Natalie Massenet launched Net-a-porter, an online, high-end women’s fashion e-tail site in 2000 at the height of the dot com bubble (Wiseman, 2010). Her skeptics were many, most advised against it (Wiseman, 2010).  Would women buy luxury fashion without the experience of handling it, viewing it in person, and trying it on? Add to the mix that Net-a-porter sells designer clothing with designer clothing price tags. For instance, a Gucci dress retails for $3,400. Despite the common wisdom, Massenet found financial backers and became profitable in 2004 (Wiseman, 2010). The average order value at Net-a-porter is 500 pounds or $828.65 U.S dollars (Wiseman, 2010). Today Massenet no longer has a difficult time convincing luxe brands to be sold on Net-a-porter. In fact, brands are clamoring to be featured, including heavy hitters such as Stella McCartney, Yves Saint Laurent, and Alexander Wang (Wiseman, 2010). These brands along with several others have created exclusive capsule collections for the site (Wiseman, 2010). Being on Net-a-porter is now viewed as a means of expanding the customer base and enhancing the brand’s credibility and appeal by being associated with the website.  Being featured on the site is, in effect, brand enhancing (Wiseman, 2010). Net- a-porter is a dot com success story and has inspired a slew of competing sites including: Matches Fashion, Farfetch, Mytheresa, and Shopbop among others. These sites even mimic the look and feel of Net-a-porter. In this paper I’ll examine what makes Net-a-porter so successful as well as why the others are still lagging a bit behind. I’ll be comparing Net-a-porter to Farfetch. is a London based luxury e-tailer, they have partnered with small boutiques from around the globe and up and coming designers to offer small boutiques and emerging designers much needed e-tail exposure (Tschorn, 2013).  Jose Neves launched Farfetch in 2008 with the idea to offer small designers exposure, improve their visibility on the web by key search word optimization, and access volume discounts for buyers (Tschorn, 2013). Neves realized that the companies that were growing were the ones that were able to market themselves online (Tschorn, 2013). The venture is paying off, in 2013 Farfetch was on target to reach $200 million in sales and Conde Naste publishing invested 20 million dollars in the company (Tschorn, 2013). The site breaks it’s clothing and accessories down into three categories, Luxe- well established designers such as Alexander McQueen that carry a hefty price tag, Lab- more experimental clothing by up and coming designers such as Rick Owens, and Contemporary- casual clothing and premium denim such as Seven for all Mankind (Tschorn, 2013). In this way, they cover a number of buyers and price ranges although the items are all classified as high-end clothing. Farfetch is offering the experience of a well-curated boutique and allowing that experience to anyone, anywhere in the world. The founder of Farfetch, Jose Neves, explains that what differentiates his site from Net-a-porter is the breadth of product; he stocks 35,o00 items while Net-a-porter stocks about 15,000 (Griffith, 2013). While Net-a-porter is well curated, it is done with a similar voice but Farfetch pulls from a variety of sources acting more like a community (Griffith, 2013).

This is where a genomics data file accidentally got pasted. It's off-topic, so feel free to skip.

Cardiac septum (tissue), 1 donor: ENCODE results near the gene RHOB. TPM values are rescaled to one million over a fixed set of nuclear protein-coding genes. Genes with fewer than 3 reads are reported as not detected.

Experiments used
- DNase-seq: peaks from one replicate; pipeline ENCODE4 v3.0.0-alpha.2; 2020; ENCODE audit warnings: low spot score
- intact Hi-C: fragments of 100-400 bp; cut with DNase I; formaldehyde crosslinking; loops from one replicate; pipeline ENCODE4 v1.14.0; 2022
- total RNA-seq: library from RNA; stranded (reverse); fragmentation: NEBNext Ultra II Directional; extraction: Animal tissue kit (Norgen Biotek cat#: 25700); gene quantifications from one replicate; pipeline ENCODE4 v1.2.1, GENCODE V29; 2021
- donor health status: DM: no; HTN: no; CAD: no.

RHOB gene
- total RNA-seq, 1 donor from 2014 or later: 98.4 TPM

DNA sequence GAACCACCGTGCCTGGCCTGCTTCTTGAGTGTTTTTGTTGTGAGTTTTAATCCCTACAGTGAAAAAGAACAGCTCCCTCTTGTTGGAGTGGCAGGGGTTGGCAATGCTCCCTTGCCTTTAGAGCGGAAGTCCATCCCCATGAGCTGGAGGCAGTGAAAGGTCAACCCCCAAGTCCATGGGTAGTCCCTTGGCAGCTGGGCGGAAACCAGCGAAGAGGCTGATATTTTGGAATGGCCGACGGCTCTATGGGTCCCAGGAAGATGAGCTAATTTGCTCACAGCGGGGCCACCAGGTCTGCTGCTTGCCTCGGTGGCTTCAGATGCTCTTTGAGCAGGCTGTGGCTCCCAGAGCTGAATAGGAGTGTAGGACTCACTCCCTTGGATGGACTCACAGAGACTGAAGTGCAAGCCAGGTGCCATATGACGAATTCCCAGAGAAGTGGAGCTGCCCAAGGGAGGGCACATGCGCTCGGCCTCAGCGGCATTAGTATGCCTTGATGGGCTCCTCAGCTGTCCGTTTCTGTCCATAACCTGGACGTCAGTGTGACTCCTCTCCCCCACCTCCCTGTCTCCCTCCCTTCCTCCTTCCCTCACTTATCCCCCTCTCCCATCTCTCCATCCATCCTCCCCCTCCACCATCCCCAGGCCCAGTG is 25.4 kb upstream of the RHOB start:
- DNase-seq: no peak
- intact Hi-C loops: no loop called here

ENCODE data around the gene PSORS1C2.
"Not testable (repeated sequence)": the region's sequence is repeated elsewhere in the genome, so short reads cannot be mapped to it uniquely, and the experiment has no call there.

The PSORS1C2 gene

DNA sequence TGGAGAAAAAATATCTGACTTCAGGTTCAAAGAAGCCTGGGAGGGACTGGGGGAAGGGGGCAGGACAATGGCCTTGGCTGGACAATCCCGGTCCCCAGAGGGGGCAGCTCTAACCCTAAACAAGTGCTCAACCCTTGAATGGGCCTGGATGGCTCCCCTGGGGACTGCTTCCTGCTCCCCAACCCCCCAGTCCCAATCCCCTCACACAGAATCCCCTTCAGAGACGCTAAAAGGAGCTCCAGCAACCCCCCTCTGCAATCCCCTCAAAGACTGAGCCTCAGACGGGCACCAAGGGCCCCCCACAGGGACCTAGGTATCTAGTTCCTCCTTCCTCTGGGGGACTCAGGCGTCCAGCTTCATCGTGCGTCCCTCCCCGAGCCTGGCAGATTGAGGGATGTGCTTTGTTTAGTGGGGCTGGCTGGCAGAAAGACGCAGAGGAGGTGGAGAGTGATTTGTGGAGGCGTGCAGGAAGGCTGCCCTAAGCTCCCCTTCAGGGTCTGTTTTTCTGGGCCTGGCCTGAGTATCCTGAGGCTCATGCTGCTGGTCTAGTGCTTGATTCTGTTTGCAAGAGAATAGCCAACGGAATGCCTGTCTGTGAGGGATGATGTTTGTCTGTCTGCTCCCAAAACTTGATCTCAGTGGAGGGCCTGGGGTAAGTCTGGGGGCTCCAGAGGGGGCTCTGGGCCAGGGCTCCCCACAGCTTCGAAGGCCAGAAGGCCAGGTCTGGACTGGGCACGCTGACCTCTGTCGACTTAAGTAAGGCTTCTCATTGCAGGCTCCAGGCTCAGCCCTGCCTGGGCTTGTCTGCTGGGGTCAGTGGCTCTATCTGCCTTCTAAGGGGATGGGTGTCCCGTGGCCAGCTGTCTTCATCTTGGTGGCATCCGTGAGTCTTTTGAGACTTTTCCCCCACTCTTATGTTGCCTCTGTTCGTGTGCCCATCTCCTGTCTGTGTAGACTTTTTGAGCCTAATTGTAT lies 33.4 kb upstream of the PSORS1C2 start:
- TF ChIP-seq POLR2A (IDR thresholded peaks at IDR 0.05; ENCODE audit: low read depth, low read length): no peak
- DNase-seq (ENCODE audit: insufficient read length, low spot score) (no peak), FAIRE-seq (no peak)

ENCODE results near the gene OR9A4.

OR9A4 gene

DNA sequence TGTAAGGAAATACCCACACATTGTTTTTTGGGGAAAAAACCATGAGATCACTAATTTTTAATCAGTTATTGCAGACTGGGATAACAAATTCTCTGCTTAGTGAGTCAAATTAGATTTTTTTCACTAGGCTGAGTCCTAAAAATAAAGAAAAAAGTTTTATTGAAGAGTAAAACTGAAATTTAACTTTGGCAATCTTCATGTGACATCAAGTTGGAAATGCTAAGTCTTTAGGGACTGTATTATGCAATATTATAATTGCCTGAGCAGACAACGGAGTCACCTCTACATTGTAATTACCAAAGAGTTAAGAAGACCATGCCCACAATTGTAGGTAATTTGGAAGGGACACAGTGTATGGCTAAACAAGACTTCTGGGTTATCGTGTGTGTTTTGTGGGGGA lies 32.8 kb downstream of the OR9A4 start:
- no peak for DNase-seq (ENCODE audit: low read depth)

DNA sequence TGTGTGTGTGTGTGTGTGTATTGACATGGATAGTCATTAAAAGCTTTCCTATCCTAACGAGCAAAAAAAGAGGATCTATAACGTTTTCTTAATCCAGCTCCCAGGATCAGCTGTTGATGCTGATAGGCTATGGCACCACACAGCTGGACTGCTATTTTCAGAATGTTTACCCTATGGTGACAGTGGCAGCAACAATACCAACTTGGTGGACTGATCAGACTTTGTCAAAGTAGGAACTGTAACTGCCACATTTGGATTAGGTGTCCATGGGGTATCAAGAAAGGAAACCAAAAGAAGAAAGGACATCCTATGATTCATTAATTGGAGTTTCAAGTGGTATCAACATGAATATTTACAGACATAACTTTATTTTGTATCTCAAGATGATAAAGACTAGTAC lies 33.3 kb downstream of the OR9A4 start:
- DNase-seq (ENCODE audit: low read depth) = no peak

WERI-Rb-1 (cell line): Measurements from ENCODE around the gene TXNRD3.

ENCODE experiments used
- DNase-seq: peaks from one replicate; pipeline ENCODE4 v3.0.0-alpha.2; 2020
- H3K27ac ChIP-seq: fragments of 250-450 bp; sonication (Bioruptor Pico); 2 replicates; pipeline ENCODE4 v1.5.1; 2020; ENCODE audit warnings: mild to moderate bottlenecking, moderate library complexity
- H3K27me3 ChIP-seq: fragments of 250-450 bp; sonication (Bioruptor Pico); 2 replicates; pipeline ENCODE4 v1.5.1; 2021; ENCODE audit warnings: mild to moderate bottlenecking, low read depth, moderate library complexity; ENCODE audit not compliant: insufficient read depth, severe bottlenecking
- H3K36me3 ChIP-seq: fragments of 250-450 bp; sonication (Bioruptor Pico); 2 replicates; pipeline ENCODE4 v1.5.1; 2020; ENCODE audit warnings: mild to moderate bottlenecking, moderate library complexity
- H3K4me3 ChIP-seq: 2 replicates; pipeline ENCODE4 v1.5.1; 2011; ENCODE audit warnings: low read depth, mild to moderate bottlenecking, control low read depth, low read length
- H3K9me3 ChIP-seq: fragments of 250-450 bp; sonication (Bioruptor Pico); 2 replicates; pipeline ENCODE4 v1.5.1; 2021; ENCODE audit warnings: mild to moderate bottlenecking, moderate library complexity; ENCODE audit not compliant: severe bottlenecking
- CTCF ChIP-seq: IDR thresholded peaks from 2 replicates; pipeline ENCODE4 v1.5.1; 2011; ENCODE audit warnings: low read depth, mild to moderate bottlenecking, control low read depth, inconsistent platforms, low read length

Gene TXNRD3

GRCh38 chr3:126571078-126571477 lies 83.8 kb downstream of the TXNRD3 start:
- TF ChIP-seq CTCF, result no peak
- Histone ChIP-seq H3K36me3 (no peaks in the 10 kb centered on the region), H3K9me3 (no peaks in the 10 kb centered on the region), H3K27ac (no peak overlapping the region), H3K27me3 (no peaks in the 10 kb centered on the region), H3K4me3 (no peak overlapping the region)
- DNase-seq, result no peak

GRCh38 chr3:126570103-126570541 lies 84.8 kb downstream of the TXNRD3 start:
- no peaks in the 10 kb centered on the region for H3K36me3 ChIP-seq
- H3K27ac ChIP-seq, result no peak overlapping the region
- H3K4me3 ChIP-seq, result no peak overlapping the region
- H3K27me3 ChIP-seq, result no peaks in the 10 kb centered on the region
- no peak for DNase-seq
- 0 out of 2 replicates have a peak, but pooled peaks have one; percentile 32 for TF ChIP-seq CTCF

In this paper I’ll be examining the target market of the two sites, which I believe is fairly similar. In addition, I’ll examine the visual design of the two sites, particularly the use of whitespace, and rollover techniques employed by each site that show the garment being worn and uniquely styled (Boone, 2013). I’ll also examine how the websites gain and maintain the viewers attention by creating supplemental materials such as online magazines created to showcase the products the sites offer (Boone 2013).

Who is the Target Market?

But first and foremost, who are these sites geared towards? Who is their buyer? Women.  According to Net-a-porter, 99% of their visitors are women (Net-a-porter, 2011). Although Farfetch offers men’s clothing, Alexa reports that women visitors are substantially overrepresented (Alexa, 2014). I believe women are the target demographic of both sites. According to Alexa, the global view ranking of the sites is 4, 491 for Farfetch while Net-a-porter is ranked at 2,640 (Alexa, 2014). The ranking is based on a scale where 1 would be the most popular and so forth, the lower the view ranking, the more popular the site. Net-a-porter enjoys slightly more page views per visitor at 6.57 as opposed to 4.97 (Alexa, 2014). The average visitor spends 4 minutes and 19 seconds on Net-a-porter and 4 minutes and forty-eight seconds on Farfetch (Alexa, 2014). Females are the primary viewers of both sites (Alexa, 2014). The viewers of the sites have at least a college degree and most have a graduate degree; site viewing is primarily from work followed by home (Alexa, 2014). Both sites have large viewerships in Japan, the U.S., and the U.K (Alexa, 2014). Net-a-porter enjoys more visits in every country particularly the U.S. and the U.K (Alexa, 2014). Net-a-porter also enjoys more views from European countries such as France, Germany, Spain, and Italy (Alexa, 2014). Farfetch is viewed in Canada; there was no information for the viewing of Net-a-porter in Canada (Alexa, 2014). In 2012 Farfetch reported having 56,000 customers in over 100 countries (Griffith, 2012).